WEEK06: computer-controlled machiningThis week we learned about computer-controlled machining. One can consider this section a natural extension of the learnings from cutting week and electronics production week. In those cases, we were mostly concerned with 2D (or 2D-ish) subtractive machining on relatively small substrates using an auto-generated toolpath. Our machine of choice this week is the 60x120" ShopBot CNC router, which (a) is much larger than the SRM-20 or Epilog; (b) is far more dangerous than previous machines I've used in the class; and (c) requires quite a bit more planning to set up cuts. Following a familiar pattern, our assignments were twofold: (a) characterize the ShopBot by testing runout, feeds/speeds, and toolpaths; and (b) make something big. Thanks Tom for teaching us how to use the ShopBot!
a note on safetyI tend to wear safety glasses whenever I'm in the shop, because I quite frequently find myself jumping up and running over to do something potentially hazardous like soldering or drilling. Sometimes choosing to wear PPE is a matter of personal preference; for instance, most folks don't wear specs while soldering. Assembling an apparatus is another example; simple press-fits are safe enough, but it's worth donning the gear if you're going to gently bash things together. Other times PPE isn't an option. The ShopBot is one of those times. Unlike the SRM-20 and the Epilog, the working bits of the ShopBot are exposed to the user, and the spindle is quite a bit more powerful. Broken end mills quickly turn into projectiles. Wear your safety glasses!
machine characterizationWe had a fairly large group for machine characterization this week. This was good, because we all came with ideas and helped troubleshoot when stuff went wrong, but also meant we had to be extra careful to ensure we worked safetly around the machine. Alfonso is building a wind tunnel for his final project and brought a design to cut out of 1/2" OSB that we could measure. We also designed few known shapes to check, including a 5" square with a 3" internal cut and a number of longer thinner pieces. We used VCarvePro to set up the pocket cuts as follows:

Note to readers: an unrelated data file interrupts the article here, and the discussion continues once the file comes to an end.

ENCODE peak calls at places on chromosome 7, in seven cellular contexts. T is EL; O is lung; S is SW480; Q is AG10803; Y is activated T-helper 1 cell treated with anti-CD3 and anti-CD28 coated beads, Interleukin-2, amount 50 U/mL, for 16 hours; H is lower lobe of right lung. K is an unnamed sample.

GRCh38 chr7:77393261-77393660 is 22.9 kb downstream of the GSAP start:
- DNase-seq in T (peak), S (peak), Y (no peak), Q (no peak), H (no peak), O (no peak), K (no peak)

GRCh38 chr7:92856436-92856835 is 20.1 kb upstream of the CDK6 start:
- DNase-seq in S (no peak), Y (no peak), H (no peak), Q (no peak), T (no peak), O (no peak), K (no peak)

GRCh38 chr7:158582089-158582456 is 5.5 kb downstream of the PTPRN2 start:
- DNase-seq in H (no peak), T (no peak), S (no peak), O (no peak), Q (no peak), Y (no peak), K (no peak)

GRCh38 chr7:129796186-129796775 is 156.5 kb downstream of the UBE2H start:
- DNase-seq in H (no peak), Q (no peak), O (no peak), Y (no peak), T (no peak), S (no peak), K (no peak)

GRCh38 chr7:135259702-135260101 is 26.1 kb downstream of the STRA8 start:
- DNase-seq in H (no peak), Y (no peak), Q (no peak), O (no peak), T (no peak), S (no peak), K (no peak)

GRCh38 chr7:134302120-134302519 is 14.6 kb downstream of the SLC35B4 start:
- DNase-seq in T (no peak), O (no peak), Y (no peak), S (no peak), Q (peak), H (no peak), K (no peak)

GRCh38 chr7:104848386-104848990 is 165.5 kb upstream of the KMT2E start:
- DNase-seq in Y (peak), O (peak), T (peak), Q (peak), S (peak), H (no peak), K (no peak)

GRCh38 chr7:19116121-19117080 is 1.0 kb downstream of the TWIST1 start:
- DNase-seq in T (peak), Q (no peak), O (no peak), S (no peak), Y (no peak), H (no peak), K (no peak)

- 1/4" up-cutting two flute end mill
- two passes to 0.55" depth (vs ~0.47" OSB thickness)
- two 1/2" wide, 1/4" tall tabs per piece
- 10,000 RPM spindle speed
- 120 inches per minute cut XY, 60 inches per minute Z
|outer box width||5.000"||4.986"|
|inner box width||3.000"||3.027"|
make something bigI initially intended to build a chair. The design would be elegant, sturdy, delicate, robust, curvy, delightful... such ambition. But at some point the week started to slip away, and I realized that my (somewhat) familiar design workflow wasn't well suited for the organic curves I wanted to make. Someday, probably soon, I'll dip my toe in Rhino/Grasshopper and spend some time learning Blender. But for now, I decided to build a plywood box using 6mm birch plywood. Since I still wanted a bit of curviness in the design, I started by cutting out a few test coupons to get a feel for the material's flexibility. I drew a parametric sketch of one flexure segment in Fusion 360: Then I arrayed the flexure feature across the part, coming up with two sets of parameters to test: The two designs shown above have the following parameters:
|test piece||slot radius||web width||slot spacing||flexure copies|
|top||4 mm||10 mm||12 mm||5|
|bottom||1.75 mm||8 mm||7 mm||8|